Posted May 22, 2006
Book: Conscience in Conflict: How to Make Moral Choices - Stem-Cell Research, Globalization, Terrorism, Euthanasia, Homosexuality
Author: Kenneth R. Overberg, S.J.
St. Anthony Messenger Press, Cincinnati, OH. 2006. Pp. 160
An Excerpt from the Introduction:
Making moral decisions is a lifelong challenge. Throughout our lives we
confront moral dilemmas, asking again and again, "What ought I do?" The
situations range from very intimate areas of sexuality and personal
relationships to business ethics and medical issues to global questions of
war and economics. We make decisions about the beginning and end of life -
about artificial conception and contraception, about withdrawing life
support and allowing a person to die. And we make decisions about an almost
infinite number of issues in between, some major and some minor, but always
regarding a dilemma which calls for a response.
Frequently, the analysis of these dilemmas proves to be most demanding.
Ethical questions are rarely black or white; they are almost always gray.
The staggering advancement of technology, the complexity of cultural
patterns, the pluralism of lifestyles and values all make moral decisions
difficult. Very often there seems to be no easy answer. Even something as
simple as the decision to read this book implies saying no to some other
good, such as spending this time with a friend. Other choices are much more
complex: a family's decision concerning appropriate medical treatment for a
dying parent, for example.
Yet moral decision-making remains a central part of our lives. Indeed, our
responses shape who we are and who we are becoming - as individuals and as
the human community. The complexity of moral dilemmas, therefore, is matched
only by their significance. In confronting these issues, we make a statement
about ourselves, affirming or denying our very humanity. Our choices and
actions concerning war and drugs, abortion and racism, marriage and medicine
build up or destroy our personal and communal humanity.
Although each of us must make personal moral choices, we are not completely
alone. Past human experience and wisdom have been formulated into laws, both
civil and religious. Indeed, for the Christian, the Scriptures and the
church provide helpful guidance for moral decision-making. Helpful, but at
times ambiguous, for people sometimes find conflict not only between civil
and religious laws but also between church rules and their own experience
and insights. Law and authority play significant roles, but do not
necessarily ease the complexity of contemporary morality.
The purpose of this book, then, is to address the challenge of making moral
decisions. We will reflect on the full meaning of that basic question each
of us has asked so many times: "What ought I/we to do?"
An Excerpt from the Book:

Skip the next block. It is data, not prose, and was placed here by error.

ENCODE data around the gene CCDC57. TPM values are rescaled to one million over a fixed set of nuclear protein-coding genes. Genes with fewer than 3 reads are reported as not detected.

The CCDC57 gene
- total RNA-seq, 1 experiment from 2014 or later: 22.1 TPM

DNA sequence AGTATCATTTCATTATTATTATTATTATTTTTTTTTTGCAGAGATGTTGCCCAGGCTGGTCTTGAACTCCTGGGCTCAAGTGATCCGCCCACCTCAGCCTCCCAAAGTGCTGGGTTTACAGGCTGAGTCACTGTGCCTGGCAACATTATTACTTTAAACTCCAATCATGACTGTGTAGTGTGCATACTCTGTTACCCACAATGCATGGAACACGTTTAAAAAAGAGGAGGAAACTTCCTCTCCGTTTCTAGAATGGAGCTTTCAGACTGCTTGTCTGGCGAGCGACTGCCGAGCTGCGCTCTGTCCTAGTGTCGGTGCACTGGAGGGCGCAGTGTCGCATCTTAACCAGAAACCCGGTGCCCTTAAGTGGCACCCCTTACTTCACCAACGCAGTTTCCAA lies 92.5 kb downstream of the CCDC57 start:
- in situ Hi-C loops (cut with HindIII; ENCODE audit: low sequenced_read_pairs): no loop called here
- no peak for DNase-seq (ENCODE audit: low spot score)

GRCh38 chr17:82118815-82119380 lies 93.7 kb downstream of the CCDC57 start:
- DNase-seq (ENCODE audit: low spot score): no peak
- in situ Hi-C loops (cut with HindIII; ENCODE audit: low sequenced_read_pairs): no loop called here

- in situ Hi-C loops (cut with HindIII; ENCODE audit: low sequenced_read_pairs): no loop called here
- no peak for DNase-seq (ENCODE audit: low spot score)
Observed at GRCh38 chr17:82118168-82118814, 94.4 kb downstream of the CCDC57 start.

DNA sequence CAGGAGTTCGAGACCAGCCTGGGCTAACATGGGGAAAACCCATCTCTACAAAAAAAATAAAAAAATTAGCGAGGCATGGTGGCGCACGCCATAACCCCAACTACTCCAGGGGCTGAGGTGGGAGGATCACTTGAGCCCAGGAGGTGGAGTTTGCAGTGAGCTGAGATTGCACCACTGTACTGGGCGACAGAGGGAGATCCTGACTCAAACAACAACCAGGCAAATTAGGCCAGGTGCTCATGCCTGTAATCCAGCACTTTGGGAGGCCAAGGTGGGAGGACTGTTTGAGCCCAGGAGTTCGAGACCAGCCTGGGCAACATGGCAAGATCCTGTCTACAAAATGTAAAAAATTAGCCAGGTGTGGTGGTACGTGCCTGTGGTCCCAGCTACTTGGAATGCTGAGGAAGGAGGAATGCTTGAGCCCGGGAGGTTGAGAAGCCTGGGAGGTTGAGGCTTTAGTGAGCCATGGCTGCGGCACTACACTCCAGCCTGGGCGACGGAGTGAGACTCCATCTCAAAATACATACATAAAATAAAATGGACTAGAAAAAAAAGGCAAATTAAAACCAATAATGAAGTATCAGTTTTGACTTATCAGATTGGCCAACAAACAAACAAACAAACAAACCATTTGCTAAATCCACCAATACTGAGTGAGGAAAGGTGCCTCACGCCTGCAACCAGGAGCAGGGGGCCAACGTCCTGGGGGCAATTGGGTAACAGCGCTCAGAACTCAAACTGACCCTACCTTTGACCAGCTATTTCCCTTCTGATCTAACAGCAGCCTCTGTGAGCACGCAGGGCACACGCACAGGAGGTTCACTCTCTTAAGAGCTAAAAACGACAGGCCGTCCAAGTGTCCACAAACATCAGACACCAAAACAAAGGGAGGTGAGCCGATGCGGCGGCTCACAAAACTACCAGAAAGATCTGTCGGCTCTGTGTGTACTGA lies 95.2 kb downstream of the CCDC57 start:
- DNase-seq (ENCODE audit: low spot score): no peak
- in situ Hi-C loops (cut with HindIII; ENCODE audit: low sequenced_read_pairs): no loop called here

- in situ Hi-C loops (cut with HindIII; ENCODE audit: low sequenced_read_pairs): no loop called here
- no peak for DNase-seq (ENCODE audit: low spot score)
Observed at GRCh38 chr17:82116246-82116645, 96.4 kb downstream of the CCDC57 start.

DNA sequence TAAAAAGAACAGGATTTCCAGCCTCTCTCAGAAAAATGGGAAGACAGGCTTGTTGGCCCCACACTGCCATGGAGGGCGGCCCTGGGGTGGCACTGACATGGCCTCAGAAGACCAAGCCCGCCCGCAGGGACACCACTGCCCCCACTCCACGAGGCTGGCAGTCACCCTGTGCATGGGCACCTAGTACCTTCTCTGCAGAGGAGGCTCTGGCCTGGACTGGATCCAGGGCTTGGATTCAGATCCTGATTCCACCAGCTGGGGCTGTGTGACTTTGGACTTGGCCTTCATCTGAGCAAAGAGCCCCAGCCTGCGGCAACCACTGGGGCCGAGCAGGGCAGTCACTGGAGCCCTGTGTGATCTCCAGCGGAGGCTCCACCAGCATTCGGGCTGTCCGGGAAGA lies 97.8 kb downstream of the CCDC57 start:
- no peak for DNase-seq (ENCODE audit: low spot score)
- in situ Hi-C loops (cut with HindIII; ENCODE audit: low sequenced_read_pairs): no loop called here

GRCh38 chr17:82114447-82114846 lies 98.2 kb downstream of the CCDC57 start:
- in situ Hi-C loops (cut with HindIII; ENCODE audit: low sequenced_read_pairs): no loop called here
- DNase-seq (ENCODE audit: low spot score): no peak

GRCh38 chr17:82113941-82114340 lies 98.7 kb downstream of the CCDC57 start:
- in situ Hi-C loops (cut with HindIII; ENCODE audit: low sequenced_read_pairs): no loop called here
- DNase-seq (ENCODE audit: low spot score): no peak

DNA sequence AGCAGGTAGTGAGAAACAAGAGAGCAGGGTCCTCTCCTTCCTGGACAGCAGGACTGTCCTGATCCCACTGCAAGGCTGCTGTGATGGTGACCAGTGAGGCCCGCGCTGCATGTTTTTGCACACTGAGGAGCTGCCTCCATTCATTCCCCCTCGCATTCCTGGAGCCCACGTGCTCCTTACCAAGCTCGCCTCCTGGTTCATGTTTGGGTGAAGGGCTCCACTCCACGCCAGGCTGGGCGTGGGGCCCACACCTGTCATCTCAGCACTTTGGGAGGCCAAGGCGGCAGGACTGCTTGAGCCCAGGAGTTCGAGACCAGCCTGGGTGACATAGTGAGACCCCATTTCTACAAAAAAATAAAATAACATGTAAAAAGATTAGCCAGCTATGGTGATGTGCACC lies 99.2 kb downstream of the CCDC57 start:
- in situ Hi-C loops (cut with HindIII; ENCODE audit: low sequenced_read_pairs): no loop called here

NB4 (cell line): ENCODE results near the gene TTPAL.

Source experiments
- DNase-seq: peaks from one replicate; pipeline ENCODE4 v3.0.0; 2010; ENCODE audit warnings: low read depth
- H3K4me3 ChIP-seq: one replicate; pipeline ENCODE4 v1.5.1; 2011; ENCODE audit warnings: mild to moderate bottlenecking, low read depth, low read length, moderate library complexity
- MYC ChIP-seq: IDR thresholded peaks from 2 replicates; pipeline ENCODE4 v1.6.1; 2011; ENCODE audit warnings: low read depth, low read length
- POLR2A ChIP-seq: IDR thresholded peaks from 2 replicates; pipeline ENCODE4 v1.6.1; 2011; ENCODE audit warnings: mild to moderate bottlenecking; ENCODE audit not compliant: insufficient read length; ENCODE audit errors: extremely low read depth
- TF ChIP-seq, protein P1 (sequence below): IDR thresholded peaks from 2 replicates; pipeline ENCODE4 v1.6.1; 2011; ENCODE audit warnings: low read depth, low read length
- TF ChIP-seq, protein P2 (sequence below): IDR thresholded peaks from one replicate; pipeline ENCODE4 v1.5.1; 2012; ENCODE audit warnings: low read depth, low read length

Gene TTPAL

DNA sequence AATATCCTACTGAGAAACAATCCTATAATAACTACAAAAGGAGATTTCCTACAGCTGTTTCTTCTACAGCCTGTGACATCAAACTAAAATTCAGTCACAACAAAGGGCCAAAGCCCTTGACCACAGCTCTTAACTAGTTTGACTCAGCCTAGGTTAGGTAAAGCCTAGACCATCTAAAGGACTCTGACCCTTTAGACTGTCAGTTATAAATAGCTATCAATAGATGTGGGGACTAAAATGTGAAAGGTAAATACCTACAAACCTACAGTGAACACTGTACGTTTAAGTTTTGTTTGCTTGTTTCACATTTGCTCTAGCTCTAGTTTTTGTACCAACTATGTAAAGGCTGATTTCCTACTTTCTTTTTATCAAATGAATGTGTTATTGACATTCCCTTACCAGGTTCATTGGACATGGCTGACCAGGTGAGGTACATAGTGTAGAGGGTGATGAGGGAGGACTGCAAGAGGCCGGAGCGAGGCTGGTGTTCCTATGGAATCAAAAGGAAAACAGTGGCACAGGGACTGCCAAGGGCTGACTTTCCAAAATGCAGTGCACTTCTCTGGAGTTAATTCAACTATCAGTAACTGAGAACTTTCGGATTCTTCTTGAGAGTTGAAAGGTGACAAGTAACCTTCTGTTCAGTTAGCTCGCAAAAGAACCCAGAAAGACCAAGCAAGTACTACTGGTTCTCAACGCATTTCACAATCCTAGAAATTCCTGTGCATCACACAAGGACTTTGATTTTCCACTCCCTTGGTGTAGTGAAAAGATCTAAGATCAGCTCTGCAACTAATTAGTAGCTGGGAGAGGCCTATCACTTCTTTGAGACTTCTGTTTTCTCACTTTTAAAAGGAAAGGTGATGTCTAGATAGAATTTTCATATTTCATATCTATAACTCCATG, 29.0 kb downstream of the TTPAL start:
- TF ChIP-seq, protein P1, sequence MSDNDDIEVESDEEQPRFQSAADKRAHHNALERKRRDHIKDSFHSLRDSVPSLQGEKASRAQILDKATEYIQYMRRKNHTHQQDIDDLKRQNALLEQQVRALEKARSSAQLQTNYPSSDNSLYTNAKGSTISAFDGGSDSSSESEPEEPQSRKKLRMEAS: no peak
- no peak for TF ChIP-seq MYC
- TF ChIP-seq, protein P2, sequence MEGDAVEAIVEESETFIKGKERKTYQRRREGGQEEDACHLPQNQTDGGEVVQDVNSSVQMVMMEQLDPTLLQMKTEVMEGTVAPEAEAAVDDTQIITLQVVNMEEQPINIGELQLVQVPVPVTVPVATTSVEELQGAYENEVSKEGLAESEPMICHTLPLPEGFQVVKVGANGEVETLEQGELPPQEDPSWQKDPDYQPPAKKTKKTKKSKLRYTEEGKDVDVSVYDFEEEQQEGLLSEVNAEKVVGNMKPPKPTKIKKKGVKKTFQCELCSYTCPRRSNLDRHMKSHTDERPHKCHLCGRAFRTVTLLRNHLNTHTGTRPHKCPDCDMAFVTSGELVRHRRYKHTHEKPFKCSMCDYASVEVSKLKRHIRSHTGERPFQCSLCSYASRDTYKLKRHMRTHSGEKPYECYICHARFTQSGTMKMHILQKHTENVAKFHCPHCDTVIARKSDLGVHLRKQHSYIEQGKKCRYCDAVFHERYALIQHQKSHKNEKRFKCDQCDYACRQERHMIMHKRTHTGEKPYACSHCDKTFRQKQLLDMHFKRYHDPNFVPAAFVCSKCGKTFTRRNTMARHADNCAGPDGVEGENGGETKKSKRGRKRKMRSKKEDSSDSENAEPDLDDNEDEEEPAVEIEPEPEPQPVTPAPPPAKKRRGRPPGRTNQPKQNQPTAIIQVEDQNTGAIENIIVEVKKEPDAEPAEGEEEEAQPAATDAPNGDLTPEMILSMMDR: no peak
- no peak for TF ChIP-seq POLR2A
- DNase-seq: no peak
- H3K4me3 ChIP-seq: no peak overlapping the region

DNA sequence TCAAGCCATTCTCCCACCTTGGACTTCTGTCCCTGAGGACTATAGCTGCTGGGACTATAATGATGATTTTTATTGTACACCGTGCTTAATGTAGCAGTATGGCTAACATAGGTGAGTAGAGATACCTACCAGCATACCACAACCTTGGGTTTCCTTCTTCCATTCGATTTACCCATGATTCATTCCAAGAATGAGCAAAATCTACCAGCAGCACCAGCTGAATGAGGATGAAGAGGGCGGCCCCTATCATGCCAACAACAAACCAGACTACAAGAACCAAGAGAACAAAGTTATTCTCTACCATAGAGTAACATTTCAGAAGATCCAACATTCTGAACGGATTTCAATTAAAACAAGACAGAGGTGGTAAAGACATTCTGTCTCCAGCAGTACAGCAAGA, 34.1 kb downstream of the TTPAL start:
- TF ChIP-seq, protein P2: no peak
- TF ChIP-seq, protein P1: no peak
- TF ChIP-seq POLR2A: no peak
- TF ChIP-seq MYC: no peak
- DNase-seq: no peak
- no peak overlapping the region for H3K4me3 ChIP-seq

A particular focus that holds together so many of these issues and questions
is the consistent ethic of life. The late Cardinal Joseph Bernardin first
articulated this perspective in the early 1980s as he worked to bring
together those seeking an end to abortion and those trying to prevent
Already in his first lecture on the consistent ethic of life, he realized
that commitment to life cannot be limited to ne or two issues but must
extend across the whole life span. Form womb to tomb, life must be
protected, nourished and cherished. He stated:
If one contends, as we do, that the right of every fetus to be born should
be protected by civil law and supported by civil consensus, then our moral,
political and economic responsibilities do not stop at the moment of birth.
Those who defend the right to life of the weakest among us must be equally
visible in support of the quality of life of the powerless among us: the old
and the young, the hungry and the homeless, the undocumented immigrant and
the unemployed worker. Such a quality of life posture translates into
specific political and economic positions on tax policy, employment
generation, welfare policy, nutrition and feeding programs, and health care.
Consistency means we cannot have it both ways. We cannot urge a
compassionate society and vigorous public policy to protect the rights of
the unborn and then argue that compassion and significant public programs on
behalf of the needy undermine the moral fiber of the society or are beyond
the proper scope of governmental responsibility.
Although this linking of issues has not always been popular with particular
interest groups, the consistent ethic of life has become the centerpiece of
American Catholic moral teaching. This life ethic does not easily fit an
existing category. It appears "liberal" on some issues, "conservative" on
others. It challenges Republicans, Democrats and independents to promote
life in all issues. It confronts believers, calling them to live gospel
values more faithfully and authentically in all aspect of their lives.
Table of Contents:
Part One: Contemporary Moral Theology
1. To be or not to be
2. Making moral decisions
3. Conscience and authority
Part Two: Contemporary Moral Issues
4. Sexual ethics
5. Medical ethics
6. Social ethics